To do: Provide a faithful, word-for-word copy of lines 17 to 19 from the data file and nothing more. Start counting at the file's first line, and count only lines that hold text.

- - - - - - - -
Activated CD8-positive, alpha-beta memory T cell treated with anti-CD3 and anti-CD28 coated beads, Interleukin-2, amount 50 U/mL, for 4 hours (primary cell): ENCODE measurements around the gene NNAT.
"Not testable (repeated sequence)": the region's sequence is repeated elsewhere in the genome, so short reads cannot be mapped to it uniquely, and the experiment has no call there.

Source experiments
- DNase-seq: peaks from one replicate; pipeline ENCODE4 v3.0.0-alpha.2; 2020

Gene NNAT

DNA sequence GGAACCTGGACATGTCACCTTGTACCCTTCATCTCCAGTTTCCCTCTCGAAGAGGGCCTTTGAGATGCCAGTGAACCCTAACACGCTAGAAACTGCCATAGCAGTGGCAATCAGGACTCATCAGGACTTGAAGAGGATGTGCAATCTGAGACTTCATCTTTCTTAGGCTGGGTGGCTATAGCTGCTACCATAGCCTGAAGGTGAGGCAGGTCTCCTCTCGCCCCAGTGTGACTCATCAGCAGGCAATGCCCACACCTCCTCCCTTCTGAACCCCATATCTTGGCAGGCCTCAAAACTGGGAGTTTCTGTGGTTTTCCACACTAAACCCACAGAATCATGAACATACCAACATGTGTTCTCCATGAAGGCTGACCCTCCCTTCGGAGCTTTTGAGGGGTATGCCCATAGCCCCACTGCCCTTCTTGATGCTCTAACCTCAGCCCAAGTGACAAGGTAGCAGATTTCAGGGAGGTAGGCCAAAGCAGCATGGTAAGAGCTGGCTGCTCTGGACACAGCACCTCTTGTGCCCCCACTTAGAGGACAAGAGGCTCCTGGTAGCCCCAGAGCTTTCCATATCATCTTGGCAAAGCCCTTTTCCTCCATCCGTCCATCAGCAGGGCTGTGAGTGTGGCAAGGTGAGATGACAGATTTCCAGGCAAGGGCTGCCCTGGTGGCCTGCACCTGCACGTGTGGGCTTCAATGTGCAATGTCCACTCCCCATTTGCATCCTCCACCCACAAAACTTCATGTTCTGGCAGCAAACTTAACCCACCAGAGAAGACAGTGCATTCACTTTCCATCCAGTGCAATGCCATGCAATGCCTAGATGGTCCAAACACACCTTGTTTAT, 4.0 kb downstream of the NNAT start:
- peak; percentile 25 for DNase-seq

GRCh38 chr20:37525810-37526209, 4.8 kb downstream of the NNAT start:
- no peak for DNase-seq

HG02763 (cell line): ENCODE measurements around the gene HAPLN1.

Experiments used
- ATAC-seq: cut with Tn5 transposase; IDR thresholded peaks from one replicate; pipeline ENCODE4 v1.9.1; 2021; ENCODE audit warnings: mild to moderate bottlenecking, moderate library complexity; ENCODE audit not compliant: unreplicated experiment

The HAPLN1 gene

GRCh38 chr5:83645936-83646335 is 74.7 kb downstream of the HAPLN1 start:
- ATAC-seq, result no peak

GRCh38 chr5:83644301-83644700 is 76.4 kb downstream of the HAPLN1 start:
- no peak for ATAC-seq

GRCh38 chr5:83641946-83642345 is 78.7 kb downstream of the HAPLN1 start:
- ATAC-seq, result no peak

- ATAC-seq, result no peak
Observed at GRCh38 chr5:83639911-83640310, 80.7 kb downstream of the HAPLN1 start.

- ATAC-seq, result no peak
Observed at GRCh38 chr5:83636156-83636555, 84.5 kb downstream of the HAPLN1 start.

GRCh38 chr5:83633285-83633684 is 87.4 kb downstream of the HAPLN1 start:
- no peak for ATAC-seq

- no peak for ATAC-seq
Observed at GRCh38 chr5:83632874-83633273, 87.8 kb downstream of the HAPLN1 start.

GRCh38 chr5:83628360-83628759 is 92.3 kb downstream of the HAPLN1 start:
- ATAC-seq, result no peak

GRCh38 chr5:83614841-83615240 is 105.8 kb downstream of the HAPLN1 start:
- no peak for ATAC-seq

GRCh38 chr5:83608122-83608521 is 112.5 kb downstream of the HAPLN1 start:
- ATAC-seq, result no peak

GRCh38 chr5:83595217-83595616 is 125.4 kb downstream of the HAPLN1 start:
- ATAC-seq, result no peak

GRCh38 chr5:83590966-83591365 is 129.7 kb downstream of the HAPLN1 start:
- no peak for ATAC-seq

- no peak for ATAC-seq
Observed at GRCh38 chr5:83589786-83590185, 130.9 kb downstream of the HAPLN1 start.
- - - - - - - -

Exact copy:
- no peak for ATAC-seq

GRCh38 chr5:83641946-83642345 is 78.7 kb downstream of the HAPLN1 start:
- ATAC-seq, result no peak